Thursday, December 08, 2011

Entering Canada, declare those firearms

Three recent cases in the news.

American vehicles searched after declaring no firearms being transported.

- Machen, who has multiple health issues, was held in custody in the hospital until his court appearance Thursday.

- At the time, Cross and Barr — accompanied by their wives — were on their way to Alaska to celebrate Cross’s wedding anniversary but instead ended up in jail for five days until a $50,000 bail for each was raised.
Result. $10,000 fine each.

Visitors may import non-restricted firearms (shotgun/rifle) into Canada for legitimate purposes:

- sporting or hunting use during hunting season;
- use in competitions;
- in-transit movement (i.e., moving in the most direct route possible from Point A to Point B) through Canada; or
personal protection against wildlife in remote areas of Canada, as long as the customs officer is satisfied that the circumstances warrant the firearm being imported.

Import 200 rounds duty free for hunting purposes, or up to 1,500 rounds duty free for use at a recognized competition.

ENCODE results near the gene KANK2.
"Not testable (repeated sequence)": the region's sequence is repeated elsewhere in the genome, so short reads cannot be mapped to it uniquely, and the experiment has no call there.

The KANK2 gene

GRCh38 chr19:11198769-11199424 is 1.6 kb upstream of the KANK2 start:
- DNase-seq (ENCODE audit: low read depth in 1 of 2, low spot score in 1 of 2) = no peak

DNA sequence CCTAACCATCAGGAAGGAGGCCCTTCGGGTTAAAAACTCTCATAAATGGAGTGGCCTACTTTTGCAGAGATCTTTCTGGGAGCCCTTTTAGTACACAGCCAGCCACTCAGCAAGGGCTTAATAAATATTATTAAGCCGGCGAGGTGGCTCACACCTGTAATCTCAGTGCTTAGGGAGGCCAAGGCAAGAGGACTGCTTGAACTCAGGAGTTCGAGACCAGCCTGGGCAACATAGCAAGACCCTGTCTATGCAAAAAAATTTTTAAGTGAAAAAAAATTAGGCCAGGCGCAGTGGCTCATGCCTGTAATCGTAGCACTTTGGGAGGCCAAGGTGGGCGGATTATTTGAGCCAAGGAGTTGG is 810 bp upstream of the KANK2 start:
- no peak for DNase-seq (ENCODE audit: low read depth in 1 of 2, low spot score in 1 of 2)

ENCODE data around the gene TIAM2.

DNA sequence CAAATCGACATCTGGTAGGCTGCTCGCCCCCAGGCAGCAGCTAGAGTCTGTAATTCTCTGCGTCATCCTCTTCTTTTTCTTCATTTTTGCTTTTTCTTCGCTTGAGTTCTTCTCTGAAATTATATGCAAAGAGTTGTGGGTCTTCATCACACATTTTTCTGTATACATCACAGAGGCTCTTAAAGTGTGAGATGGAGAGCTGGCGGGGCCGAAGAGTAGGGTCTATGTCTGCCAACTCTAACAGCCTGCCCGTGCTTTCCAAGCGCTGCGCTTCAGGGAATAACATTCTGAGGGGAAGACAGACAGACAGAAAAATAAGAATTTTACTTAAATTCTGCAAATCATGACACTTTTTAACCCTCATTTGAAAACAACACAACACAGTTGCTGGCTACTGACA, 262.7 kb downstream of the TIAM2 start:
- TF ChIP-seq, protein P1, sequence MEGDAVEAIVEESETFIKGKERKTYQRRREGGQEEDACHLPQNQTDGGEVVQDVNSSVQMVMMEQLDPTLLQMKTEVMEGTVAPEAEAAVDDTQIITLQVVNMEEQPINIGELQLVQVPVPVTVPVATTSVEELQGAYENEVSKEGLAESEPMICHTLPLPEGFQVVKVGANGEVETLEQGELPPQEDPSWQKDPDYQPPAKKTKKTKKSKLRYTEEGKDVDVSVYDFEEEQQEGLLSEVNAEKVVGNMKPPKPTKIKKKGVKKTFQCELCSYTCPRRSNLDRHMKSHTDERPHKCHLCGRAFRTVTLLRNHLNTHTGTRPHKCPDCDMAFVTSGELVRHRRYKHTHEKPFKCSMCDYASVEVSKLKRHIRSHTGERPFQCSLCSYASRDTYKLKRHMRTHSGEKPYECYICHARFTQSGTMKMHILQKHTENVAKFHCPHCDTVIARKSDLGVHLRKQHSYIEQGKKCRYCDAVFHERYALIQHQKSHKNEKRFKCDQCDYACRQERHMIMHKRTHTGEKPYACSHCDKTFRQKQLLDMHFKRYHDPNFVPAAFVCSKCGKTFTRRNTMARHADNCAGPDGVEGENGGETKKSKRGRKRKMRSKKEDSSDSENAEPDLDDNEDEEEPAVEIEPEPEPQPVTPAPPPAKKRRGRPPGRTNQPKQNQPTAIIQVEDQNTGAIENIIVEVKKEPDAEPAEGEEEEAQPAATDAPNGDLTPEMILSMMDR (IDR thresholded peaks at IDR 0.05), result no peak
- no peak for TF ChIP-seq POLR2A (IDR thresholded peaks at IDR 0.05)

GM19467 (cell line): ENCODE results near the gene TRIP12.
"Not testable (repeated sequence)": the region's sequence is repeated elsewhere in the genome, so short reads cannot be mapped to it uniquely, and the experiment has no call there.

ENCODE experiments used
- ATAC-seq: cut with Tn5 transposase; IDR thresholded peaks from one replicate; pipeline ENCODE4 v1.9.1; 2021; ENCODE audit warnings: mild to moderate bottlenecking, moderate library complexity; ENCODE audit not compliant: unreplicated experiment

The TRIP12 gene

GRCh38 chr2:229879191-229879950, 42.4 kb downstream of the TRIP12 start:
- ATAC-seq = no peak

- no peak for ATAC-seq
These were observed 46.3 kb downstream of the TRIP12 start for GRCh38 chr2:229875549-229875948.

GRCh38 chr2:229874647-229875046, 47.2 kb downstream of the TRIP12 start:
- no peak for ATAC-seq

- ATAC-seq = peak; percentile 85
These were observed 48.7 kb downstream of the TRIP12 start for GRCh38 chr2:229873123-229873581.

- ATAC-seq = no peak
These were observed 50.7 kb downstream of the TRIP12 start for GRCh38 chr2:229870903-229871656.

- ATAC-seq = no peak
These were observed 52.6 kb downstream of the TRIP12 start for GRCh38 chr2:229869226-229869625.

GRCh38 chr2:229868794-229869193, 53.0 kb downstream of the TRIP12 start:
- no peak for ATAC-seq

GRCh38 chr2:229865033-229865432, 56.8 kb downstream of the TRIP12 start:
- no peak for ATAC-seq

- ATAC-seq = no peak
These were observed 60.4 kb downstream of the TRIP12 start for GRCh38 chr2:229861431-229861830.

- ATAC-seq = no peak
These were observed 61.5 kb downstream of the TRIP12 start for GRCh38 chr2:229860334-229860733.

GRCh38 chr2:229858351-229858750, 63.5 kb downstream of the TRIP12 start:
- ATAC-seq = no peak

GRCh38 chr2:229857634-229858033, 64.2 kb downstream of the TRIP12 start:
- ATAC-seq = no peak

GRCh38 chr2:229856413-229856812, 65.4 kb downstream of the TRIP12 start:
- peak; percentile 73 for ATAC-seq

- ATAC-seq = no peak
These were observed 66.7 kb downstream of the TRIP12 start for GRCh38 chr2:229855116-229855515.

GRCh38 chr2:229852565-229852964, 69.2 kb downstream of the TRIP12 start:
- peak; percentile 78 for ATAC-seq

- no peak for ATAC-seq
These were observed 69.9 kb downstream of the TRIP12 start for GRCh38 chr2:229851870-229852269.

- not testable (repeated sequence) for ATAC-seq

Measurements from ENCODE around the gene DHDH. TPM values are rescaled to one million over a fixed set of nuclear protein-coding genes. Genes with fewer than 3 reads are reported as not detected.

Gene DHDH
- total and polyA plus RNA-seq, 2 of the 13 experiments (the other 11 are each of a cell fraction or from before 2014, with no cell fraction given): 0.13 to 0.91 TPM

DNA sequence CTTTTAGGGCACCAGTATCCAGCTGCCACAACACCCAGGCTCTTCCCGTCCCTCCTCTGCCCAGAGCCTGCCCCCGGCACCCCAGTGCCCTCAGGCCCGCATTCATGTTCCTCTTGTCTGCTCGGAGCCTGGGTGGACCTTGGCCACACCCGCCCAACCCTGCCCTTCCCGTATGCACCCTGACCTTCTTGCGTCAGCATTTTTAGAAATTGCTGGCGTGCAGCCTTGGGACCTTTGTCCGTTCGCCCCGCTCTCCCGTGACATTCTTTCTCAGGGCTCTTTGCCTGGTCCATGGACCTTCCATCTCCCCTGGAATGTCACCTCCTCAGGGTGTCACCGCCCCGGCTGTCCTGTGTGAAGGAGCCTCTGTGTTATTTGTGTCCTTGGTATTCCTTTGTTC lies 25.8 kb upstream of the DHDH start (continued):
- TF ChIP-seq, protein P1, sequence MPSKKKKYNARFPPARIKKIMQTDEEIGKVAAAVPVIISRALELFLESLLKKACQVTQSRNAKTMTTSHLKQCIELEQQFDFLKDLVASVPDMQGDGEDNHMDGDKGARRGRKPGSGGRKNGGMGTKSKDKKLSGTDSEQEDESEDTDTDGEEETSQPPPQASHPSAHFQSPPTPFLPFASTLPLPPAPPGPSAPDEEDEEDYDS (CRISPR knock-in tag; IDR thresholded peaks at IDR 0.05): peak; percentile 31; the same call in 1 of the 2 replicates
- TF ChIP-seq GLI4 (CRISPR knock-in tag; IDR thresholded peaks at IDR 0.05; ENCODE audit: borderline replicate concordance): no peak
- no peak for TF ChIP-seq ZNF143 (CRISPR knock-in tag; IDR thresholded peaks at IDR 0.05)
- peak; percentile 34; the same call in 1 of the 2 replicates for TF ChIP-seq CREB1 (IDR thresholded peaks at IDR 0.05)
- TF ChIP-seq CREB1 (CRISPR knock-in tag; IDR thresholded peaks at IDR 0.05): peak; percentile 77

When entering Canada with a firearm a "Nonresident Firearm Declaration" must be completed.

Bringing Firearms Into Canada

In theory a handgun can be brought into Canada, such as for a recognized competition, but it has to be approved for import prior to your intended visit. If heading to Alaska and you need your handgun, ship the firearm via UPS or FedEx. The post office won't ship a handgun!


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  1. Failure to declare is a minimum mandatory three year prison sentence under the criminal code, in addition to fines under the customs act.

  2. Came across your website and enjoyed immensely. Thank you. Sorry to learn that Canadians do not enjoy the same gun ownership rights that Americans enjoy, needing to register all weapons. Only a matter of time before liberal Ottawa confiscation? What a shame! Hope America isn't next... :-(